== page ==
Stop. Right now. And imagine how you’re going to feel after all the Thanksgiving Day festivities are over. The guests are gone. The kitchen is cleaned. The trash is outside. And leftovers are neatly waiting in the refrigerator.
Are you exhausted, worn out and simply can’t wait for your head to hit the pillow because you once again took on too much work? Or are you tired – but totally content – because this year’s Thanksgiving really captured the spirit of family and friends with a focus on making memories?
Well, the only way to make sure that the second scenario comes true is to treat this year’s Thanksgiving like a team project which means you need to get everyone involved, assign tasks and responsibilities, and embrace the uniqueness of everyone’s contributions – like a quilt coming together piece-by-piece.
I know. It’s tempting – especially when little ones are involved – to take on everything yourself. But when you learn to involve everyone in the Thanksgiving celebration you not only set the stage for a fabulous event, you also give your children a front-row learning experience!
– Put your planning chart – with guests, timelines, menus and more – on the refrigerator! It’s a great way to get conversations and interest going! Plus it will show your kids how to plan big projects!
– Get your kids involved in the menu planning. Ask them what kind of foods they like! Test out some recipes ahead of time (maybe pulling Aunt Ruthie’s special bean casserole out!) Kids love stories – so find ways to share family stories about food. Every Thanksgiving, I make a special coffee cake my mother used to make. The recipe has nothing to do with Thanksgiving – but it has everything to do with family. And it brings a little bit of my mom to the table year after year.
– If you’re trying new recipes this year, plan a Friendsgiving the week before with friends, neighbors and/or colleagues. You’ll be able to test out the recipes before the big day to ensure success.
– And if you have guests coming, you MUST have them bring a dish or two! They will welcome the opportunity to contribute!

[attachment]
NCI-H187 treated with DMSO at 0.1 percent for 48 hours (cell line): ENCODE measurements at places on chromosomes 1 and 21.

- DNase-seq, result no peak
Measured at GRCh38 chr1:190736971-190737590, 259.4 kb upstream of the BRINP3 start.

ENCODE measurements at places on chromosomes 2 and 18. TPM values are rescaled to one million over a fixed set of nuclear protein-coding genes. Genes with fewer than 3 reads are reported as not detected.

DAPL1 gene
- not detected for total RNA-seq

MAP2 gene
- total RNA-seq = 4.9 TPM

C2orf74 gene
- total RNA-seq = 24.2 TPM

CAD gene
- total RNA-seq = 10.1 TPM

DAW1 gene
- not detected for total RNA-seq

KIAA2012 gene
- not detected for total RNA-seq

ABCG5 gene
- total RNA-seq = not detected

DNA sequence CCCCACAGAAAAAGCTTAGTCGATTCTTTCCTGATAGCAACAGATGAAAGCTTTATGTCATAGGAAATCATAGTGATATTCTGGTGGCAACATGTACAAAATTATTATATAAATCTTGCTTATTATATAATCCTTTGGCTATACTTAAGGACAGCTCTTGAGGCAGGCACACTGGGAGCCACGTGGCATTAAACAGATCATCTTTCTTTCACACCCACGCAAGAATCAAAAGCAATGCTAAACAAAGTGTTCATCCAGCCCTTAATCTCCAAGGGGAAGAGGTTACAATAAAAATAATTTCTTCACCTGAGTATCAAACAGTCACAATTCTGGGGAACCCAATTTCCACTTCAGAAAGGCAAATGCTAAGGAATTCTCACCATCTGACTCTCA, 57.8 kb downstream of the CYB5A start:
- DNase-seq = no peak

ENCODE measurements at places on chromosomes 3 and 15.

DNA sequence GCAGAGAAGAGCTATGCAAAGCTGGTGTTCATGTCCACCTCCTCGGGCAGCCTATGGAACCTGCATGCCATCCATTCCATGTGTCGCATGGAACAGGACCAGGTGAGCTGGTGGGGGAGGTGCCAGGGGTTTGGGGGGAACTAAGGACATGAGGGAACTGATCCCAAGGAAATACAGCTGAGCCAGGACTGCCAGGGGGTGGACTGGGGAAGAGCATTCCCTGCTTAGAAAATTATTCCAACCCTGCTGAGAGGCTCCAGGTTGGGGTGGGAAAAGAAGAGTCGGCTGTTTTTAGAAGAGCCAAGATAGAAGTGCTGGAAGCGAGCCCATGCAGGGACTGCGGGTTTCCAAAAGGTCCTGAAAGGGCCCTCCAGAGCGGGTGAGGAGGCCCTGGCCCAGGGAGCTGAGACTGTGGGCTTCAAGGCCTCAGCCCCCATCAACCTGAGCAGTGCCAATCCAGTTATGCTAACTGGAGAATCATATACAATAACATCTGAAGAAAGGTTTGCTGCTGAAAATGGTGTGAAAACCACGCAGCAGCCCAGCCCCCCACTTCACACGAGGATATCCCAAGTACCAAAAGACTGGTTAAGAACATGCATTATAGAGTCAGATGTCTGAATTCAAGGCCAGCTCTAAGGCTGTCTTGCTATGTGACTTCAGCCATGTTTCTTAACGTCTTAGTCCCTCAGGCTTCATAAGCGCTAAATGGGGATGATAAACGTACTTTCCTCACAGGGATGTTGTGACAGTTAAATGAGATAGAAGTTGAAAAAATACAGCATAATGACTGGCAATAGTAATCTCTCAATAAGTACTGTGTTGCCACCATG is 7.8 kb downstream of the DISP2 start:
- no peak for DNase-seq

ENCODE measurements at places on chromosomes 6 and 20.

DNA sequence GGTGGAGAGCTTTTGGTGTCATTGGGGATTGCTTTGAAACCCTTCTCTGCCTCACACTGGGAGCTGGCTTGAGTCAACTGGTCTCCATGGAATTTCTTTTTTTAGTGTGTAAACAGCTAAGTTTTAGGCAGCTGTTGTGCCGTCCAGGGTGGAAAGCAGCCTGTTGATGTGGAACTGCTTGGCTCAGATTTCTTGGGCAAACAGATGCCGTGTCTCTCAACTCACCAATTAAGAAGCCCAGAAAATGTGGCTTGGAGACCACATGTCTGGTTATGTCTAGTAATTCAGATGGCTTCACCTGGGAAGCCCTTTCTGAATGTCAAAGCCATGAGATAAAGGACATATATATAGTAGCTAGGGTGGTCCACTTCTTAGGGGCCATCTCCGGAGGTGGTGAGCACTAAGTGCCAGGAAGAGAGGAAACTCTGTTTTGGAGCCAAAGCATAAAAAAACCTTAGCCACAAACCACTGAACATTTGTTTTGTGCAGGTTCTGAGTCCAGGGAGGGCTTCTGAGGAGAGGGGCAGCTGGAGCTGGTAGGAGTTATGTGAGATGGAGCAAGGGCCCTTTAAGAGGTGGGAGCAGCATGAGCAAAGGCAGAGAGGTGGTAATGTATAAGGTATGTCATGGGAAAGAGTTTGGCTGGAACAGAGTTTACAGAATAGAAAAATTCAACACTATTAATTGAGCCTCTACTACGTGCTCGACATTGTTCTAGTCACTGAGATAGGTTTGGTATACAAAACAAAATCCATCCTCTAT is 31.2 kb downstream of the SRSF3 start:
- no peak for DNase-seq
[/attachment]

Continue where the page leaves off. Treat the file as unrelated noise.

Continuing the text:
– I know that shopping with kids has its challenges, but don’t overlook the teaching opportunity – especially if you’ve involved your kids in some of the menu selection. Kids learn so much with this process: plan – write down – shop – pay. It’s a critical part of the learning process.
– This is one of the best ways to get kids involved with Thanksgiving because there are so many things kids can do on their own – or with a little help from you. And with a little planning, you can start all of the fun decorations a week (or even two!) before Turkey Day! It’s a great way to get them excited – and start to chip away at the to-do list.
– Food is clearly a big part of the Thanksgiving Day tradition. While it would be great if you could involve your little ones with the preparation of each, I know that’s tough. One of the things I like to do is come up with something special that each child can have responsibility for – but do it the day or two before Thanksgiving. That way, they are involved – but it’s done at a time that is a little less hectic. The Butterball website has a ton of great recipes, by the way. I’ve got my eye on the Heartland Vegetable Medley this year!
– One of my favorite things to do with kids is have them be in charge of “lunch” on Thanksgiving. That crazy time of day when everyone is hungry and you’re scrambling to keep things organized. Grilled cheese sandwiches cut out in shapes with holiday cookie cutters are always a big win in my house.
– Kids love activities. Work with them to come up with a slew of fun things for everyone – of all ages – to do during the gathering. Pull out those playing cards so Uncle Tommy can teach everyone how to play Gin Rummy! Board games and puzzles are also fun.
– With little kids, have a pre-set strategy for decompression so when they need to escape for just a few minutes to calm down you have a plan in place. Maybe it’s a 10 minute break in mom and dad’s bedroom to do a little craft. Remember, kids need to have their engines revved down sometimes.
– Dinnertime conversation should include everyone. So pre-plan some conversation starters! One of our family favorites is to cut the letters spelling “T-H-A-N-K-S-G-I-V-I-N-G” out of construction paper and tape them on the wall. Then we use those to start a round-the-table discussion of what people are grateful for. You can say anything as long as it begins with one of the letters on the wall!
– Make sure someone’s in charge of photos and videos. This is a great one for older kids! And if you have some older, wiser family members on your guest list, think ahead about some of the family memories you’d love them to talk about on video!
– Don’t forget (or be afraid) to pre-assign clean up duties! People want to help. And it’s really a good lesson for your kids to be part of the clean-up. Even in little ways.
Go make this Thanksgiving the best ever! Get everyone involved and make sure that YOU have a good time.
And don’t forget to ask each child – when you’re saying “good night” – “What will you remember about this Thanksgiving?”